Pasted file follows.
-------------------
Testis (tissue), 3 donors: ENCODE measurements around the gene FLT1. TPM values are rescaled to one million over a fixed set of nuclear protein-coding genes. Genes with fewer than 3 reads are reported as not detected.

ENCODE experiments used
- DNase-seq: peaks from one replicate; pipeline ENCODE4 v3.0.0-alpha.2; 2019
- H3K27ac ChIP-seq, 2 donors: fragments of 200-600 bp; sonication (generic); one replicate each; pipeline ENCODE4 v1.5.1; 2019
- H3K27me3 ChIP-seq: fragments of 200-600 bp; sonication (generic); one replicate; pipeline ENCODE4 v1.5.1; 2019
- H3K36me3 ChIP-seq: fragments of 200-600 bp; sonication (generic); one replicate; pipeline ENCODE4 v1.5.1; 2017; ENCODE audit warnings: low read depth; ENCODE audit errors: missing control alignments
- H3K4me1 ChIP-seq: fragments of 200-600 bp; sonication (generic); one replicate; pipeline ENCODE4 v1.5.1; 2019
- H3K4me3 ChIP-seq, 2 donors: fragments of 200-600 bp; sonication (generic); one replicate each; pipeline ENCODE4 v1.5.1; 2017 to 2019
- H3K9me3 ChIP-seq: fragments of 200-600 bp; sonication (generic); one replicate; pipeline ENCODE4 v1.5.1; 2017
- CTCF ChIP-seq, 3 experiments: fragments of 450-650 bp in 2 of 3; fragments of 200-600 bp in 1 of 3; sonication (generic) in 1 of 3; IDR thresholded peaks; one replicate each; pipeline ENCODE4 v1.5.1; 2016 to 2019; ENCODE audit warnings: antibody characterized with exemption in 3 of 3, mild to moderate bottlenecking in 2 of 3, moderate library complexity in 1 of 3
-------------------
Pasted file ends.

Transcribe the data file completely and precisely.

Testis (tissue), 3 donors: ENCODE measurements around the gene FLT1. TPM values are rescaled to one million over a fixed set of nuclear protein-coding genes. Genes with fewer than 3 reads are reported as not detected.

ENCODE experiments used
- DNase-seq: peaks from one replicate; pipeline ENCODE4 v3.0.0-alpha.2; 2019
- H3K27ac ChIP-seq, 2 donors: fragments of 200-600 bp; sonication (generic); one replicate each; pipeline ENCODE4 v1.5.1; 2019
- H3K27me3 ChIP-seq: fragments of 200-600 bp; sonication (generic); one replicate; pipeline ENCODE4 v1.5.1; 2019
- H3K36me3 ChIP-seq: fragments of 200-600 bp; sonication (generic); one replicate; pipeline ENCODE4 v1.5.1; 2017; ENCODE audit warnings: low read depth; ENCODE audit errors: missing control alignments
- H3K4me1 ChIP-seq: fragments of 200-600 bp; sonication (generic); one replicate; pipeline ENCODE4 v1.5.1; 2019
- H3K4me3 ChIP-seq, 2 donors: fragments of 200-600 bp; sonication (generic); one replicate each; pipeline ENCODE4 v1.5.1; 2017 to 2019
- H3K9me3 ChIP-seq: fragments of 200-600 bp; sonication (generic); one replicate; pipeline ENCODE4 v1.5.1; 2017
- CTCF ChIP-seq, 3 experiments: fragments of 450-650 bp in 2 of 3; fragments of 200-600 bp in 1 of 3; sonication (generic) in 1 of 3; IDR thresholded peaks; one replicate each; pipeline ENCODE4 v1.5.1; 2016 to 2019; ENCODE audit warnings: antibody characterized with exemption in 3 of 3, mild to moderate bottlenecking in 2 of 3, moderate library complexity in 1 of 3